As Swiss voters prepare for March 7 referendum on full face/niqab ban, the government urged people to reject the proposal, saying the move would hurt tourism.
“Very few people in Switzerland wear a full facial covering,” the government said in a statement quoted by Reuters.
“A nationwide ban would undermine the sovereignty of the cantons, damage tourism and be unhelpful for certain groups of women,” it said.
The government added that women who wear full facial coverings are tourists and only spend a brief time in the country, describing the suggested ban as a bad idea.
The canton of St Gallen in northeastern Switzerland voted in favor of banning the burqa in public in a referendum in September 2018.
Under Switzerland’s system of direct democracy. Therefore, any proposal to change the constitution goes to a popular vote if supporters raise more than 100,000 signatures.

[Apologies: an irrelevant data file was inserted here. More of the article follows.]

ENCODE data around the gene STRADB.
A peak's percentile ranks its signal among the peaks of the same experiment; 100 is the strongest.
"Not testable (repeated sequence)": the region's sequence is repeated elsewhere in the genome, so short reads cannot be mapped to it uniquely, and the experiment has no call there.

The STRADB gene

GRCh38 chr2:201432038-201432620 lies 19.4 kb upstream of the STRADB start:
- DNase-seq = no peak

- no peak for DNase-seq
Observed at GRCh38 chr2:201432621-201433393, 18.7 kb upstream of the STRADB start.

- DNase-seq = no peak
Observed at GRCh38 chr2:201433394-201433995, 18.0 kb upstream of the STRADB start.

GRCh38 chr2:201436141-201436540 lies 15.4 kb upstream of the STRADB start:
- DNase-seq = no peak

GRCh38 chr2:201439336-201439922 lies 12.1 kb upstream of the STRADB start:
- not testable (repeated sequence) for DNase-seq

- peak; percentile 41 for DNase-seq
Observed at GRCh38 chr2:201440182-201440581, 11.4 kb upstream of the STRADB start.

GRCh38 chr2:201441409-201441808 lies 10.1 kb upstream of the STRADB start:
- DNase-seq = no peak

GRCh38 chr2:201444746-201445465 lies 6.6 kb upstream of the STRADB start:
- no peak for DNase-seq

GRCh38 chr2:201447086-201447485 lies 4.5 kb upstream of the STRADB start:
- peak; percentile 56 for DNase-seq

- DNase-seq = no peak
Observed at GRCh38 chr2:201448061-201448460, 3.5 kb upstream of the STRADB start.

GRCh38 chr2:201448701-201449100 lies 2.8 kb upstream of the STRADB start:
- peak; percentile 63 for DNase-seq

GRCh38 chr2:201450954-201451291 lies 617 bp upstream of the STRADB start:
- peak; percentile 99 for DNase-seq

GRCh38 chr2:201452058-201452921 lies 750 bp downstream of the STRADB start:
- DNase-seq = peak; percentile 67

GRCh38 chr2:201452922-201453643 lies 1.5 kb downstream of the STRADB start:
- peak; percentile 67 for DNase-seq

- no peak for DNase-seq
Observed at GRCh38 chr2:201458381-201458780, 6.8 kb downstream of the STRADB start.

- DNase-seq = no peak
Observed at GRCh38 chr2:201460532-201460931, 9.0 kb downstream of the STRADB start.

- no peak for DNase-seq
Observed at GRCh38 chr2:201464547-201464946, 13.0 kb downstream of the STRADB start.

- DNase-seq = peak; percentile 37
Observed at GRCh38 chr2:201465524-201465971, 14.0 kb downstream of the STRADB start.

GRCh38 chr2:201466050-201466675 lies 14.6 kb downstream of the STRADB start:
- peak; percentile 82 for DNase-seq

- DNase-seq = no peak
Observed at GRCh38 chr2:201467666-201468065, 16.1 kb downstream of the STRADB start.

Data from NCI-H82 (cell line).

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In 2009 Swiss voters backed a proposal to ban the construction of new minarets.
Two-thirds of Switzerland’s 8.5 million residents identify as Christians. But its Muslim population has risen to 5%, largely because of Balkans Muslim immigrants.
Islam sees hijab as an obligatory code of dress, not just a religious symbol displaying one’s affiliations.
As for the face veil, the majority of Muslim scholars believe that a woman is free to cover or show her face or hands.
Scholars, however, believe that it is up to women to decide whether to cover their faces.